6 Ways to Bind JavaScript’s this Keyword in React, ES6 & ES7

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This article was peer reviewed by Bruno Mota. Thanks to all of SitePoint’s peer reviewers for making SitePoint content the best it can be!
Javascript’s this keyword is the source of a lot of confusion for many developers every single day. Unlike a language with a rigid class model, it’s not always clear what this is going to refer to in your code, especially when dealing with callback functions, whose callsites you have no control over. It’s trivial for some other code to rebind the context of the function you’re working with―using the new keyword and some of the methods that are built onto Function.prototype. This introduces an entire class of confusing scenarios and often you’ll see callback driven code scattered with calls to .bind(this).

The Problem

Because React uses the this keyword to reference the component context inside each class, it also inherits this confusion. You’re probably used to seeing code like this inside React components.
this.setState({ loading: true });

fetch('/').then(function loaded() {
  this.setState({ loading: false });
This code results in a TypeError because this.setState is not a function. This is because when the callback to the promise is called, the internal context of the function is changed and this references the wrong object. Let’s take a look at the ways in which we can prevent this from happening.

The Options

Some of these alternatives are old techniques that have been used in Javascript for years, others are specific to React and some won’t even work in browsers yet, but we’ll explore them all anyway.

1. Alias This

This is approach has been around for a lot longer than React and it involves creating a second reference to the this at the top level of the component’s scope.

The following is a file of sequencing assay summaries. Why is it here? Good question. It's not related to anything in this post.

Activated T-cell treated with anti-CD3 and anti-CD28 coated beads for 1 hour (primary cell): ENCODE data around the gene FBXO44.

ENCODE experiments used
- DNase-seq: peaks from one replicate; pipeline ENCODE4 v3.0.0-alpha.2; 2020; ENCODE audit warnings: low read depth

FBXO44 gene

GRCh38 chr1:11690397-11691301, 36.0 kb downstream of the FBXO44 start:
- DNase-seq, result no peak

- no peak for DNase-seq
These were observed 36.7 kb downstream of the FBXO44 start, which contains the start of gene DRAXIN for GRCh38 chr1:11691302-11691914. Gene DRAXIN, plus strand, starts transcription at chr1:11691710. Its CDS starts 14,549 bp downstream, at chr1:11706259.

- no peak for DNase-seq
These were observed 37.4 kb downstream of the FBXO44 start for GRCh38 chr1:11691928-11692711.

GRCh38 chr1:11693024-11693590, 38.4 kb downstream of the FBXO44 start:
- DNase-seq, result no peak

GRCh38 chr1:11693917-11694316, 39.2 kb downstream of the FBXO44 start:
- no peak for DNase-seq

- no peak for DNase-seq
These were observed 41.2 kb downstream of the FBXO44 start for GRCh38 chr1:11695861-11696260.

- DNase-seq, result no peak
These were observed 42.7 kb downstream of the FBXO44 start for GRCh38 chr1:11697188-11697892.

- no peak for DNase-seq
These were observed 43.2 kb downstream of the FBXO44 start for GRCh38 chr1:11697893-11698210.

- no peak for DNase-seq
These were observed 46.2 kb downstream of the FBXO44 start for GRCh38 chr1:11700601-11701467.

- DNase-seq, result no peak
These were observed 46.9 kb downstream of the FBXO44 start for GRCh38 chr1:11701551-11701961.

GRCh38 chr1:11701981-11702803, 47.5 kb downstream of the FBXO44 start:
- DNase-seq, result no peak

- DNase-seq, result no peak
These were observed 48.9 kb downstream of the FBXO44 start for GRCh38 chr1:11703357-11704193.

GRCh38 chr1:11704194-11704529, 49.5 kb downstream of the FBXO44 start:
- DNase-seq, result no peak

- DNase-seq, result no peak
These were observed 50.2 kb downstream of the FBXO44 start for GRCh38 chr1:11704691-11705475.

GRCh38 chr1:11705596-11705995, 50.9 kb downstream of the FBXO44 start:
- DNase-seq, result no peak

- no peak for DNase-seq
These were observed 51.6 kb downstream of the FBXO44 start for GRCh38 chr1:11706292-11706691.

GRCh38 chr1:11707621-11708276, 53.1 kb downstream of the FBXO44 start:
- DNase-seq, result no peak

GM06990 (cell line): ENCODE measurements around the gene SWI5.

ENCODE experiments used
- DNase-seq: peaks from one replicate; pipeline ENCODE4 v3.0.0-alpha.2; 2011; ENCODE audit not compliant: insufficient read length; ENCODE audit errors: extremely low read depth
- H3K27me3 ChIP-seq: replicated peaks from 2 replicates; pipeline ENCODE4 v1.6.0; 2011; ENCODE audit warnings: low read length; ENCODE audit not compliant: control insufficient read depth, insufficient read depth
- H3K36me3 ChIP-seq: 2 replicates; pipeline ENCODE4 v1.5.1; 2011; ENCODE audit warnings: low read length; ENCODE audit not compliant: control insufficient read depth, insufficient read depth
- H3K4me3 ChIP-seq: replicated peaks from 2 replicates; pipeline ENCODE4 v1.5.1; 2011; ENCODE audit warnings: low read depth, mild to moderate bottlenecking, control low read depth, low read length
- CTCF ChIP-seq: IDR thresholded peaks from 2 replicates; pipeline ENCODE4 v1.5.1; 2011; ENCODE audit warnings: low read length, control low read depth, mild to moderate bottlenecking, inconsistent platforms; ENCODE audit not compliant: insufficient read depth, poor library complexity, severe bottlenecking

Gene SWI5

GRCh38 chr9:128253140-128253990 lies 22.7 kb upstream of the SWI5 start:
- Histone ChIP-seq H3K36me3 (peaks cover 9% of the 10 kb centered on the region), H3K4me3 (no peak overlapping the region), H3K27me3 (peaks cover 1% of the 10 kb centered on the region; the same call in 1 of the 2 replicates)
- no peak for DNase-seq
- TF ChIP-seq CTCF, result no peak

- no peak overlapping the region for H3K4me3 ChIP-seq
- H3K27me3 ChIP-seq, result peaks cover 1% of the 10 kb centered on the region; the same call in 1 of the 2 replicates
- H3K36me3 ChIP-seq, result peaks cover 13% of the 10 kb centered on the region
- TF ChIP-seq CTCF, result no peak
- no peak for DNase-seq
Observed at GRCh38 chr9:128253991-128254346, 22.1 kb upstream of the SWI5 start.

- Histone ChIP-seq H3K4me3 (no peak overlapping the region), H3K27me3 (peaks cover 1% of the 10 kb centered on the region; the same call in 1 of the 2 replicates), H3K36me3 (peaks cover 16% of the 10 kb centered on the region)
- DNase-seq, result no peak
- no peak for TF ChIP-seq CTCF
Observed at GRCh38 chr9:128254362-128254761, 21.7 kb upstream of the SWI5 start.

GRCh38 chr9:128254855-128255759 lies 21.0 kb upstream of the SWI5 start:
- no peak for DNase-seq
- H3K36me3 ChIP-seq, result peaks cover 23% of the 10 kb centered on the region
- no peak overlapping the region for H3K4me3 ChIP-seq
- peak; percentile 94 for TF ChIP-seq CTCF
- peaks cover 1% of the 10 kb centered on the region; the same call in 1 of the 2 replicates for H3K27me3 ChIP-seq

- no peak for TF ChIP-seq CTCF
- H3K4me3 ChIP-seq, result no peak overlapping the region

var component = this;
component.setState({ loading: true });

fetch('/').then(function loaded() {
  component.setState({ loading: false });
This approach is lightweight and very easy to understand for beginners (although it may not be clear why you did it). It gives you a visual guarantee that you’ll be referring to the correct context. It feels a bit like you’re working against the semantics of the language itself, but it’s a simple solution and it works well.

2. Bind This

The next option we have involves injecting the correct context into our callback function at runtime.
this.setState({ loading: true });

fetch('/').then(function loaded() {
  this.setState({ loading: false });
All functions in Javascript have a bind method, which allow you to specify the value for this. Once a function has been “bound” the context can’t be overriden, meaning that we have a guarantee that this
will refer to the correct thing. This approach is a little bit harder to understand for other programmers and if you’re working with deeply nested, asynchronous code, then you’ll find yourself having to remember to bind each function as you go.

3. React Component Methods

React allows you to define arbitrary methods on your component classes and these methods are automatically bound with the correct context for this when you create your components with React.createClass. This allows you move your callback code out onto your component.
  componentWillMount: function() {
    this.setState({ loading: true });

  loaded: function loaded() {
    this.setState({ loading: false });
This can be a very elegant solution if you aren’t doing much work in your component (you probably shouldn’t be, either!). It allows you to use named functions, flatten your code and forget about having the correct context. In fact, if you try to .bind(this) onto a component method, then React will warn you that you’re doing unnecessary work.
bind(): You are binding a component method to the component. React does this for you automatically in a high-performance way, so you can safely remove this call.
It’s important to remember that this autobinding doesn’t apply to ES2015 classes. If you use them to declare your components, then you’ll have to use one of the other alternatives.

4. ES2015 Arrows